Something we learn early on is that Tina grew up without parents. While this book is a raucous look at the world of extreme fitness, it is also a tender story of family and self-discovery. How did you go about striking a balance between these two elements?

RB: I’m glad this came through. I rewrote the book many times as I discovered new elements or ideas. After early drafts, I wanted to dive a little deeper into Tina, her deepest fears, desires, disappointments. The tender wounds and doubts we carry. I didn’t want her to be a one-dimensional cartoon. But I also didn’t want to lose the momentum or the humor.

One of my favorite scenes is when she sits down on the wet stoop and the water soaks through her jeans. It’s one of those moments when youthe universal “we”feel overwhelmed by both real and existential grief and sadness. You think it can’t get any worse and then you get into a fender bender, or your dog chews up your new expensive shoes, or you sit down on a soaking wet stoop. Of course, I can’t just leave her there, being the writer and master of her universe. That little voice of reasonin this case she channels Schwarzeneggertells her to “stop whining.” And she kind of snaps back into perspective. 

As for her parents, I chose to make it ambiguous as to whether she was given a false narrative by others or, possibly, by herself, to justify her abandonment. Technically, we can write a novel with no ancestors. But I wanted to include her grandmother, who is based on my own maternal grandmother who had a sad life and would drink beer and watch boxing and wrestling on TV. I really loved her, and I knew from an early age that other kids’ grandmas didn’t spend Sunday afternoons rooting for people bouncing around in a ring.

From there, I thought it would be fun to have all these whispers about her parentage. After all, why did everyone want her version of The Bulgarian Training Manual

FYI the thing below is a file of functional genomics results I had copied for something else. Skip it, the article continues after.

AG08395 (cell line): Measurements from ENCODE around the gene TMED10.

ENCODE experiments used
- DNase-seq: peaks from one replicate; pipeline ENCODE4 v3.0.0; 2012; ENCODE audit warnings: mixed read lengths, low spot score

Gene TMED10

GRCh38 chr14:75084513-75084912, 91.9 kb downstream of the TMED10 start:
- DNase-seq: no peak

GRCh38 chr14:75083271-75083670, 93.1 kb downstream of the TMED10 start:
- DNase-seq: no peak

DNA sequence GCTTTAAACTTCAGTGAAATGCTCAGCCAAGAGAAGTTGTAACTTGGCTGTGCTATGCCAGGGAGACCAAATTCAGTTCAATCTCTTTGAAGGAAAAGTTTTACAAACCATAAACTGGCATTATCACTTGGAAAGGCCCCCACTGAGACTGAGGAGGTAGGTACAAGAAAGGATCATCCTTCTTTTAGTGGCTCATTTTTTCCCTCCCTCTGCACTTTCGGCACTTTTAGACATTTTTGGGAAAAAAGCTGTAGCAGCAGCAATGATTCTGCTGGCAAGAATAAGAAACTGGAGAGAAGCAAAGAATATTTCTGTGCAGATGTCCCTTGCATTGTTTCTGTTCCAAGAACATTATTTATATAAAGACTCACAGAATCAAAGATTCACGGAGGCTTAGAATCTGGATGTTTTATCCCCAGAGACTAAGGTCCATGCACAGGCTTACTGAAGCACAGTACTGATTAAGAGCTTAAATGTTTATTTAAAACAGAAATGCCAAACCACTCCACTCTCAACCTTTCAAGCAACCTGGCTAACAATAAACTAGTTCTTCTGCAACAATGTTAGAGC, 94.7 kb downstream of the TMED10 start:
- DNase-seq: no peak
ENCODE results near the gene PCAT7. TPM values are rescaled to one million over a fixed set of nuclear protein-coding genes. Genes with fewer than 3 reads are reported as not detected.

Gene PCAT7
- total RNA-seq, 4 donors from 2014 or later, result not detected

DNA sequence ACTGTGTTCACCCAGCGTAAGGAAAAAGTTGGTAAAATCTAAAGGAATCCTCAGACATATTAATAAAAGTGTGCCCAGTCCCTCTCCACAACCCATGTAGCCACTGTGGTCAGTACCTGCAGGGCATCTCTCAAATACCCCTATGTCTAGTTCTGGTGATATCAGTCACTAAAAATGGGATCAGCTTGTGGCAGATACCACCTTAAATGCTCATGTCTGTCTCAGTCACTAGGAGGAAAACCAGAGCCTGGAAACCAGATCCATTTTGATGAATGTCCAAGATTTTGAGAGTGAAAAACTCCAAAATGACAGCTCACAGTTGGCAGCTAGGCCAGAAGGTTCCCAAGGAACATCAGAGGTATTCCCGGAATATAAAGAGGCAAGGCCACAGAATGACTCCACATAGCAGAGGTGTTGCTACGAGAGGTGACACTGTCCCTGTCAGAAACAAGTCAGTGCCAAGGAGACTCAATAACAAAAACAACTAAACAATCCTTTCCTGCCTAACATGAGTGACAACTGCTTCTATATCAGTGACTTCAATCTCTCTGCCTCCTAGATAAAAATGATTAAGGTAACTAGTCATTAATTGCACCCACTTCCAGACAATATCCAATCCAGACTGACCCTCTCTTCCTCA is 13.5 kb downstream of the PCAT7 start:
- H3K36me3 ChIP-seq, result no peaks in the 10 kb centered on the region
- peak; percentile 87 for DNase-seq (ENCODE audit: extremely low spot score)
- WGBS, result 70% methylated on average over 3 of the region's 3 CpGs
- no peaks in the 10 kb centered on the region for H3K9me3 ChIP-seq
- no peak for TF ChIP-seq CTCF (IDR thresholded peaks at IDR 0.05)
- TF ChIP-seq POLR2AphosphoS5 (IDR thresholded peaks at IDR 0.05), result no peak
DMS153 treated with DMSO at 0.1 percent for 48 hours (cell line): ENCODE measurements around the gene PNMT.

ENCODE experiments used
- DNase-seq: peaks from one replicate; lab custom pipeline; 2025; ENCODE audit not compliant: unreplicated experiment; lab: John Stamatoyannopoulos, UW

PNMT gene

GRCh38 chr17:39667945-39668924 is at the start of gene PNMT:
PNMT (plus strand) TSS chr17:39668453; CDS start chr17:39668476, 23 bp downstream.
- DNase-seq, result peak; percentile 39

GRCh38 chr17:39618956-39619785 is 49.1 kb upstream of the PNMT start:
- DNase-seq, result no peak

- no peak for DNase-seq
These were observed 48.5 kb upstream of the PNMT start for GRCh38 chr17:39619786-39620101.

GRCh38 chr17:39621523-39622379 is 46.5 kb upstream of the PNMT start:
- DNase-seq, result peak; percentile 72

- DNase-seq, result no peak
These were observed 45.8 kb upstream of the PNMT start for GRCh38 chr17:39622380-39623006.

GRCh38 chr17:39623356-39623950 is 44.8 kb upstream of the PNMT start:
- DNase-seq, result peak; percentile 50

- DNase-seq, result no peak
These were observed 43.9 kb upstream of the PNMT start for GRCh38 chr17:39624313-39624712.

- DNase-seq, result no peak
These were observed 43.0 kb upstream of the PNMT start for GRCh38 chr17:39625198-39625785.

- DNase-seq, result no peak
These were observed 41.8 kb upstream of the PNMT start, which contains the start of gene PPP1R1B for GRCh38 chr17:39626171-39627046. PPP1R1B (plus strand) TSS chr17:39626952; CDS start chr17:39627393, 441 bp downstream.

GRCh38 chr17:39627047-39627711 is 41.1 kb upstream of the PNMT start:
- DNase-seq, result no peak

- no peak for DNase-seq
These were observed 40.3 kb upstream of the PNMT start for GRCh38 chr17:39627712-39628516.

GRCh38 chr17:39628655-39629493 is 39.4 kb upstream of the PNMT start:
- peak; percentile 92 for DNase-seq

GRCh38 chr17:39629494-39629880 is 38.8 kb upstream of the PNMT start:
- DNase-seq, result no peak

When I was about two-thirds through the novel, and after reading Joseph Campbell’s books, especially The Hero with a Thousand Faces, I recognized parallels between my book and The Wizard of Oz . Like Dorothy, Tina starts off fearful, filled with grievances, then a bizarre event takes her to a far-off land where she finds companions who happen to be archetypes, then, poof, comes back changed. Dorothy learned she didn’t need the ruby slippers, that she had the power to go home all alongand when the scarecrow demands to know why she wasn’t told from the start, Glinda replies something like “she wouldn’t have believed me. She needed to find out for herself.” Bingo. I then had the answer that had been eluding me in finishing the book. Tina starts out a hot mess, and slowly realizes that she is stronger than she knows, smarter than she believed. And she has to find out for herself. This leads to a massive shift. 

The book also has elements of romancebut purposely not a romcom, which in my opinion comprises too much of today’s popular fiction. Tina, in defensive mode, is highly suspicious of Cowboy/Vladimir and keeps him at arm’s length. Spoiler alert! LOL. She gradually warms up to him and at the end, is completely flummoxed when he walks toward her as she is giving a speech.

One more thingwhen I was thinking about my grandmother and the pro wrestlers, and the fictional origins of The Bulgarian Training Manual, I did some research into pioneers of the sport. Along the way, someone recommended the Leslie Fiedler book Freaks: Myths and Images of the Secret Self.  I was skeptical at first, but I found it moving, especially about how many of these athletes, particularly the strong, muscular women, were considered freaks in their day and relegated to circus sideshows. Thomas Edison in 1901 produced a short film of a beautiful strong womanstripping on a trapeze! That woman was Laverie Vallee, aka Charmion. I substituted a photo of her on the interior title page instead of Hackenschmidt, which you have in the galley. Most people still regard the pro bodybuilders as freaks with their extreme physiques, and the acceptance of strong women with muscleeveryday women and tennis players like Venus Williams, basketball stars like Brittney Griner, etc.is a relatively recent phenomenon. Tina comes to embody not only an improved mindset, but an understanding that being a strong woman is her birthright and, by extension, every woman’s.

 

Ruth Bonapace has an MFA from Stony Brook University. Her work has appeared in various publications including The Southampton Review, The Saturday Evening Post, The New York Times, and American Writer’s Review. Ruth’s debut novel The Bulgarian Training Manual is scheduled for publication in June 2024 by Clash Books. Her interest in the habits of athletes began while she was covering pro sports at The Associated Press for two years, and continued through her experiences at the gym.

Share this